Cyber criminals are using more sophisticated attacks that combine Web, text, and email vulnerabilities according to the 2011 Global Security Insights in Mobile report by security firm Adaptive Mobile.
Mobile hacking attacks against business targets are proving to be more profitable over short time periods, and the problem is more prevalent than ever.
"A typical e-mail scam nets about $25,000 (£15,570) according to Symantec studies, but we have seen a mobile scam net $1m in four days," Adaptive Mobile's Gareth Maclachlan told Computer Weekly.
The scam Maclachlan refers to used spoofed missed-call notifications that connected victims to a number that billed at a high rate, racking up charges quickly.
Maclachlan also pointed out the use of Zeus Trojan variants in mobile applications to capture bank account and password details which are sent directly to the attackers.
Mobile attacks are proving easier for criminals to employ with greater success rates as opposed to PC based attacks, and with the dramatic increase in the volume of mobile transactions, cyber criminals are quickly adapting by shifting their focus.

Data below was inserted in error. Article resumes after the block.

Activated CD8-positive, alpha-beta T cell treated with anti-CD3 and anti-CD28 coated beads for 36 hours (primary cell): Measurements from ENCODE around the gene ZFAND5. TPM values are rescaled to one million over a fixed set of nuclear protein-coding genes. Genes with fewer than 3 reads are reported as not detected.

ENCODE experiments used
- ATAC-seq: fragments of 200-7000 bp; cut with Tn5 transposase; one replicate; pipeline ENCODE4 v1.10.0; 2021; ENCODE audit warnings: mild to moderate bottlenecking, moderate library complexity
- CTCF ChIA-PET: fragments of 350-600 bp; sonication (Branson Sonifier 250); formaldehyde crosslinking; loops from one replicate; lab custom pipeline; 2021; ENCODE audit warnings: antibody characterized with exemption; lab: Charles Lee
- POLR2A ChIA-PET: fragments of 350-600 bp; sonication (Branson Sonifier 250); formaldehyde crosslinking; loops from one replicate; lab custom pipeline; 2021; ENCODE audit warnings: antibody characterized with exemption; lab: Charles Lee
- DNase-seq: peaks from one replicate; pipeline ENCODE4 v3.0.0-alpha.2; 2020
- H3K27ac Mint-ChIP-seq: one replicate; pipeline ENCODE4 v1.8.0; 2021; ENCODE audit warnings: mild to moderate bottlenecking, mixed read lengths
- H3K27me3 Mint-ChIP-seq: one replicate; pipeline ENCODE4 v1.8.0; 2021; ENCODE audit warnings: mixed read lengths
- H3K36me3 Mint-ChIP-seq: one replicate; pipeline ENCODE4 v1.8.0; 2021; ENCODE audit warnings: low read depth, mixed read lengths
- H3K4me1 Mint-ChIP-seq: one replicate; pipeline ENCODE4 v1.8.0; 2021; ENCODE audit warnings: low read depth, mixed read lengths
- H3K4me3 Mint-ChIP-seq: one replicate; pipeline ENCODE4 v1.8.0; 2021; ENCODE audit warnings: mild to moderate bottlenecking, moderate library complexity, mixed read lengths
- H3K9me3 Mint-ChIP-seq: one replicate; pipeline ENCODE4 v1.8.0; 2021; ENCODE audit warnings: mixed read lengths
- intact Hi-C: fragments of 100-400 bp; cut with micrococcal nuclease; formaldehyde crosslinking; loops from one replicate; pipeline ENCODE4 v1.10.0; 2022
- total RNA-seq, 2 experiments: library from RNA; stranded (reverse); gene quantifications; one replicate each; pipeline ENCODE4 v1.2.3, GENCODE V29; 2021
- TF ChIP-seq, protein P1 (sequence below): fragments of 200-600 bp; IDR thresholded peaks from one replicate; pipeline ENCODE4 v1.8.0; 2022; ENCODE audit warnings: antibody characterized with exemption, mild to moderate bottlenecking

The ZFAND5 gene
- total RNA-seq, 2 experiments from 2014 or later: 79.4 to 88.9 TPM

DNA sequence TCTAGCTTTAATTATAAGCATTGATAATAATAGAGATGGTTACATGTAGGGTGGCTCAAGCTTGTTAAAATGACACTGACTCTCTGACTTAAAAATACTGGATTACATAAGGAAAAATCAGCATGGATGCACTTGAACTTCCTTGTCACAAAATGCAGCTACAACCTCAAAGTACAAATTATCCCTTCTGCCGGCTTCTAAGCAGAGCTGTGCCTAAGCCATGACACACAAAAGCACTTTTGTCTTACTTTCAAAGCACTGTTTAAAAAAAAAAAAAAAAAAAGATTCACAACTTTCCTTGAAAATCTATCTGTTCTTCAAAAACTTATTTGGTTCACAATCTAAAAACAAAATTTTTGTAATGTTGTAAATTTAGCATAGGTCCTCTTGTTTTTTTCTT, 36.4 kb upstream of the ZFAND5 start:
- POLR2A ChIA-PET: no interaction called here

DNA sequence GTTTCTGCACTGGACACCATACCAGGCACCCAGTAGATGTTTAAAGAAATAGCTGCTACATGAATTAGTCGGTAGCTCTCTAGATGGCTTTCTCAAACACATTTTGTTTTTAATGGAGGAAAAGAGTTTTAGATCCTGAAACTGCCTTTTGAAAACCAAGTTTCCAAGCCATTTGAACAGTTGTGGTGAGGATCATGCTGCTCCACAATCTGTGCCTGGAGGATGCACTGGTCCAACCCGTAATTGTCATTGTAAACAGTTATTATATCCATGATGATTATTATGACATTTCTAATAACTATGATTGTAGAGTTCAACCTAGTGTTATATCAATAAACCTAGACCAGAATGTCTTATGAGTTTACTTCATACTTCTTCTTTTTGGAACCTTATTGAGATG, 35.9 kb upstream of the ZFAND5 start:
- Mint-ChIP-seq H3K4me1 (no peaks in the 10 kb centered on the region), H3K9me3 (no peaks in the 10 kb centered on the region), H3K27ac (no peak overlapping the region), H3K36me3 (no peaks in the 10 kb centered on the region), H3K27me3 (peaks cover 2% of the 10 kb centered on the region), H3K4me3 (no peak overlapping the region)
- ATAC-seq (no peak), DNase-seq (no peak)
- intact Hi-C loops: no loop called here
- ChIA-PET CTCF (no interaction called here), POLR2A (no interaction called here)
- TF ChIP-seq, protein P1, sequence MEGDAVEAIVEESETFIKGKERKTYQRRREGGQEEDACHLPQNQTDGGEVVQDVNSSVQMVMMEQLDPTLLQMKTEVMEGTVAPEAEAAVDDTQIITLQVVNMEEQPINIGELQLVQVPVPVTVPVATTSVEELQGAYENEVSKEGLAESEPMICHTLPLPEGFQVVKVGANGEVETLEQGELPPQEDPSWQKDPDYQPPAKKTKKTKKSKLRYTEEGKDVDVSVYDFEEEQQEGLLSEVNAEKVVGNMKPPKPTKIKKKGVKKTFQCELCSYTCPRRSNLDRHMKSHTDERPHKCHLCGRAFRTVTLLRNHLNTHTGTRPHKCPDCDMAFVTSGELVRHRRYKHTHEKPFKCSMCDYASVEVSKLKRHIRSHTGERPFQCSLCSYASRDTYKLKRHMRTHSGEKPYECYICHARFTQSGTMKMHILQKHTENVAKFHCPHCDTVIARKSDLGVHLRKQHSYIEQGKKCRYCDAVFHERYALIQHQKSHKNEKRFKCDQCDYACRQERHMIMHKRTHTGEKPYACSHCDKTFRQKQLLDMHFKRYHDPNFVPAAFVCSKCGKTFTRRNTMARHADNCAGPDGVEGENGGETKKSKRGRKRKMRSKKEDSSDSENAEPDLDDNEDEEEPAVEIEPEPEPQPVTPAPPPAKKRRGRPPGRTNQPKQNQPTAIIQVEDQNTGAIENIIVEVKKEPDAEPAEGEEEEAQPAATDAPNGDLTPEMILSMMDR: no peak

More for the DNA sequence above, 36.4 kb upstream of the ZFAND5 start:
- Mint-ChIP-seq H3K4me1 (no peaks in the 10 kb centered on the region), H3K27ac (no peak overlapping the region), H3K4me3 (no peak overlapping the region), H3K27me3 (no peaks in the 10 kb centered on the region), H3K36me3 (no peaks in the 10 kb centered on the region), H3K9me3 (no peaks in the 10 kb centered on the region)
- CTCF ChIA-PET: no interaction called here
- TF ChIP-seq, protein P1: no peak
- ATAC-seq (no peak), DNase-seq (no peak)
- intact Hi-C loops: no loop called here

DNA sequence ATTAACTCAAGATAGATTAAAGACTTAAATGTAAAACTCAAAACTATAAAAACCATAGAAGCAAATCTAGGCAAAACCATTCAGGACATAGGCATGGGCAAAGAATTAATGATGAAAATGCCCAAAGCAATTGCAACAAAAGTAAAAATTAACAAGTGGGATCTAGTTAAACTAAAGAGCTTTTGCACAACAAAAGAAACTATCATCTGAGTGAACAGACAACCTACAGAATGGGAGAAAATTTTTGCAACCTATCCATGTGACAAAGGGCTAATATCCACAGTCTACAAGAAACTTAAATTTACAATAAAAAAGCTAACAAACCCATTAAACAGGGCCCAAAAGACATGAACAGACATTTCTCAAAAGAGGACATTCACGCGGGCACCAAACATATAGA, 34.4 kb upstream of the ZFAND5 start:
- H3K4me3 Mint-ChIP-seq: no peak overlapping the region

"McAfee recently published a report saying malware targeting mobile devices rose 46% in 2010, but the threat should not be measured only in terms of volume, because fewer attacks are already proving to be more damaging," Maclachlan said.
Maclachlan suggests that addressing the problem at the network level will be more successful at a lower overall cost than relying on managing agents deployed on each mobile device.
"Using network management services, businesses are able to set policies for every user and define exactly what each SIM can and cannot do at a much lower cost than they would be able to achieve such control using their own resources," said Maclachlan.